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Updated on July 21, 2022

Scaling and Root Planing (Treatment for Periodontal Disease)

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What is Scaling and Root Planing?

Scaling and root planing is a deep cleaning of the gum tissues. It’s a common non-surgical treatment for gum disease that removes accumulated tartar or calculus (hard, calcified plaque) above and below the gumline. It can help stop gum disease from progressing.

Scaling on its own simply removes built-up calculus. Root planing is a careful smoothing of your tooth roots to prevent plaque and calculus from reaccumulating.

dentist treats teeth to young teenage female patient

Signs You Need Scaling and Root Planing

Your dentist will likely recommend a deep cleaning if you show signs of gum disease. These include:

  • Visible buildup of white, yellow, and/or brown tartar over your teeth and gums
  • Red, swollen gums
  • Gums that bleed easily
  • Recessed gums that expose your tooth roots, making your teeth appear longer
  • Persistent bad breath

In more advanced gum disease, teeth may feel loose. This is due to attachment loss, which causes your teeth to become less firmly rooted in place.

Deep Gum Pockets

Another sign of more advanced gum disease is an increase in the space between your teeth and gums. These spaces are referred to as periodontal pockets. People with gum disease have deeper periodontal pockets than people with healthy gums.

These deeper pockets give rise to the term deep cleaning, in which your dentist will clean these spaces to allow your gum tissue to heal. For severe gum disease, scaling and root planing may be considered the first step in a more extensive course of treatment.

What Happens During Scaling and Root Planing?

Scaling and root planing are two separate procedures that are done together to treat gum disease:

  • Scaling is the removal of built-up tartar from your teeth and gums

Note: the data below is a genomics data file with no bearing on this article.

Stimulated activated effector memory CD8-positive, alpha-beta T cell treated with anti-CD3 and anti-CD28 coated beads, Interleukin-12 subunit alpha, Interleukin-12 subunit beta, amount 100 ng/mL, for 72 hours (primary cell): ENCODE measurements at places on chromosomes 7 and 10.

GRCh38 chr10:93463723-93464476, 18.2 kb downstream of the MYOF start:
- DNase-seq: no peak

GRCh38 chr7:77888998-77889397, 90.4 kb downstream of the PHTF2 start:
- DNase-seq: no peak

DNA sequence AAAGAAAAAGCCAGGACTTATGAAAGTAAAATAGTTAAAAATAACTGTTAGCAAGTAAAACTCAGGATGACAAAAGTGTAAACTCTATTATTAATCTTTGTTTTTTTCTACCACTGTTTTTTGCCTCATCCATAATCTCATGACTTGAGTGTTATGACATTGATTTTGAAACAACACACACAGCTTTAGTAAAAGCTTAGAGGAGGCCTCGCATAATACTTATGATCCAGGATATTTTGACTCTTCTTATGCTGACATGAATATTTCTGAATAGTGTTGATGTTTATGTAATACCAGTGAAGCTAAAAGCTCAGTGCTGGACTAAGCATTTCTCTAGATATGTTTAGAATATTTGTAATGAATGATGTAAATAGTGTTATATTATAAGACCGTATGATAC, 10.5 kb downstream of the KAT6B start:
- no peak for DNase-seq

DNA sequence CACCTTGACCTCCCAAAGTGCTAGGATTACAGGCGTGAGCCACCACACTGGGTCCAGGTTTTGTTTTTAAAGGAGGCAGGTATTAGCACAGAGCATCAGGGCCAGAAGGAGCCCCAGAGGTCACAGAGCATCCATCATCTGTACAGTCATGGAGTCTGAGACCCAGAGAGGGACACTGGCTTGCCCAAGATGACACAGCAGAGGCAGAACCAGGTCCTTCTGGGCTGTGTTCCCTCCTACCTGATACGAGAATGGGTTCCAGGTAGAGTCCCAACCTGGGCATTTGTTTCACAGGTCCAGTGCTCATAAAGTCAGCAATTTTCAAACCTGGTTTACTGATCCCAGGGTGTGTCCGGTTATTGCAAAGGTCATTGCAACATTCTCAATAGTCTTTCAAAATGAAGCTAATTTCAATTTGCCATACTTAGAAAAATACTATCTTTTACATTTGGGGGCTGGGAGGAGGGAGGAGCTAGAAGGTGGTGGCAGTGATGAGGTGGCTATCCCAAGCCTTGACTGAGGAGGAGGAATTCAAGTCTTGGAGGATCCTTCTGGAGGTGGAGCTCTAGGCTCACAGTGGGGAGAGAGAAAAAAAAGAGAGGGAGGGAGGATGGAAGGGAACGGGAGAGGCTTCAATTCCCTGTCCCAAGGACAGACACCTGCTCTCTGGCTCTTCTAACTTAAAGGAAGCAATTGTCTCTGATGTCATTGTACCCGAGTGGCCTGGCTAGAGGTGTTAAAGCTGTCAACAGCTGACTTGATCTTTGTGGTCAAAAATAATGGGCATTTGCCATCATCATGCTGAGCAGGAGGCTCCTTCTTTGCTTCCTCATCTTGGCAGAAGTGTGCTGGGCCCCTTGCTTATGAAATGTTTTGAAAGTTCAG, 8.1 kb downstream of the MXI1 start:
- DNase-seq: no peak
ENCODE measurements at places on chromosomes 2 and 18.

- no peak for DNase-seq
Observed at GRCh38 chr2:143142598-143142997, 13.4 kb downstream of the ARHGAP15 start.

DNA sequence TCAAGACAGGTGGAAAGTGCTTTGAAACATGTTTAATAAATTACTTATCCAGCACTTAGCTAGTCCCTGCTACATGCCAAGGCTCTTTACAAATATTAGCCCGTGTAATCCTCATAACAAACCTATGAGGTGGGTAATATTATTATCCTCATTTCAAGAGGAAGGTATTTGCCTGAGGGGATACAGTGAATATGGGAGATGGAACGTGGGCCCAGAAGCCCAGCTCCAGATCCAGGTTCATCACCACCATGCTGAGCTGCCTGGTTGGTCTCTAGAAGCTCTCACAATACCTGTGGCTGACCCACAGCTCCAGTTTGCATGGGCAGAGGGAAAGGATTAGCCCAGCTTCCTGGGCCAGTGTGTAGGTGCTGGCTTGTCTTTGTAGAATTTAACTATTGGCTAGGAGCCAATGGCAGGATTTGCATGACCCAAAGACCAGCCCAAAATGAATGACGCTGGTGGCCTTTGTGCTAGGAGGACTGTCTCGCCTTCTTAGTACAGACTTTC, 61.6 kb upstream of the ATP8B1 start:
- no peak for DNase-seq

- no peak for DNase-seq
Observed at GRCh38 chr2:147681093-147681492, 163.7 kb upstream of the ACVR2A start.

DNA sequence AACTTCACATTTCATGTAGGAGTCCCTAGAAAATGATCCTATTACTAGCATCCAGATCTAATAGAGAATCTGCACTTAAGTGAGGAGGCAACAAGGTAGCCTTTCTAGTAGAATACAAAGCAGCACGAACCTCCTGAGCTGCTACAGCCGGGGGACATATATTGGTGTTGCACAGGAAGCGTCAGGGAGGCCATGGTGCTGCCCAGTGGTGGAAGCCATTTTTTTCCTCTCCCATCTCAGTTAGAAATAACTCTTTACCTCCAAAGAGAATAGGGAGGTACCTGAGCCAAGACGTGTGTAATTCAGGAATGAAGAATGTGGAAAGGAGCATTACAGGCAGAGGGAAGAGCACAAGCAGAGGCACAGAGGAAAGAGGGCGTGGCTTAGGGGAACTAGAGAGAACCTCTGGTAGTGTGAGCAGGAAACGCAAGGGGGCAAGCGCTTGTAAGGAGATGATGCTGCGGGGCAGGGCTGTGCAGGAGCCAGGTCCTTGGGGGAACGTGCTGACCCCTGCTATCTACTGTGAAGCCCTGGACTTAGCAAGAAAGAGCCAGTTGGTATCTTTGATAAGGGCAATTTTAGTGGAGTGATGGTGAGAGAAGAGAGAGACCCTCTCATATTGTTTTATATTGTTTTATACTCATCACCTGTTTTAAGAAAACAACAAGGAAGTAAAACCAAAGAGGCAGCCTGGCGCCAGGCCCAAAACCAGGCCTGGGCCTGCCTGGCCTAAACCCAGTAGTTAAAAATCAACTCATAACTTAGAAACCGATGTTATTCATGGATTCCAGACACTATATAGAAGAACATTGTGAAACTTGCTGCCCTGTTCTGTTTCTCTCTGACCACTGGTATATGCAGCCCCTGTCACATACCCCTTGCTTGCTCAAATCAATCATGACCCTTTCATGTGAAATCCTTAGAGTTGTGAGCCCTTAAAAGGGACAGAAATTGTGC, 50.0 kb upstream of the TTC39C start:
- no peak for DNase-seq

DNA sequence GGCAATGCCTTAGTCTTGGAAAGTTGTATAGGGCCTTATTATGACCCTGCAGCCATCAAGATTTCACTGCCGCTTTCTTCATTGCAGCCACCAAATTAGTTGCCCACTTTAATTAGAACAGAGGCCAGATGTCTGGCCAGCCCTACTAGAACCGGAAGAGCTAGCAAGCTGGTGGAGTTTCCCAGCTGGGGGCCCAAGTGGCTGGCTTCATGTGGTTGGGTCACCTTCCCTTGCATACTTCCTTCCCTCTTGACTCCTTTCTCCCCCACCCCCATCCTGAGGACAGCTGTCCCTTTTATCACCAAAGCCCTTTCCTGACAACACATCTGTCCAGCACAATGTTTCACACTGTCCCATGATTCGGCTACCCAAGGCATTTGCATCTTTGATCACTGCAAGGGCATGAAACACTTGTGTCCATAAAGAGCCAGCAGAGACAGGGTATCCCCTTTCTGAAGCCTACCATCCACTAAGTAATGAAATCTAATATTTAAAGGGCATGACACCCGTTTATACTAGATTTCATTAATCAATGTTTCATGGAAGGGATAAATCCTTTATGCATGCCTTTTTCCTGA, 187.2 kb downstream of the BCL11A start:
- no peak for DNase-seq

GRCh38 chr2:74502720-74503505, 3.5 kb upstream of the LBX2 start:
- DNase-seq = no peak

• Root planing is the smoothing of your tooth roots to achieve a smooth finish, which makes it less likely for plaque and calculus to reaccumulate 

The entire deep cleaning process will involve the following:

  1. Your dentist will administer local anesthesia to prevent discomfort
  2. Your dentist will perform scaling and root planing, using special tools to remove tartar above and below your gumline
  3. After scaling and root planing, your dentist may flush your mouth with an antibacterialsolution (such as chlorhexidine) to further cleanse the area 
  4. Finally, your dentist may place local antibiotics within the periodontal pockets

The entire cleaning may take place in multiple sessions, one for each half or quarter of your mouth. One reason for this is that your dentist will want to ensure you’re adequately numbed. 

Numbing your entire mouth for one session could cause you to have trouble eating and talking. In addition, completing a full mouth scaling and root planing can result in significant discomfort afterwards. 

Another reason is that deep cleaning requires the patient, skilled, and careful use of dental tools. A lighter cleaning may not take as long, but won’t be as effective.1

Types of Dental Scaling Tools 

Dentists use special tools for scaling and root planing:

  • Periodontal scalers have narrow ends, which makes them useful for removing tartar above the gumline (they generally aren’t used below the gumline, as this could damage the gums)
  • Periodontal curettes have blunt ends and can be used both above and below the gumline

These tools may be sonic or ultrasonic, allowing the tips to vibrate to make cleaning easier and more efficient.

Recovery and Follow-Up

While deep cleaning may require multiple appointments, recovery shouldn’t be too intense. You may notice the following during the first few hours or days after treatment:

  • Mild pain in the area that was cleaned
  • Tooth sensitivity, especially to hot and cold
  • Gums that bleed easily during toothbrushing

Your dentist will give you recovery instructions. Take it easy on your teeth and gums by:

  • Avoiding foods that require a lot of chewing
  • Avoiding very hot or cold food and drinks
  • Using a desensitizing toothpaste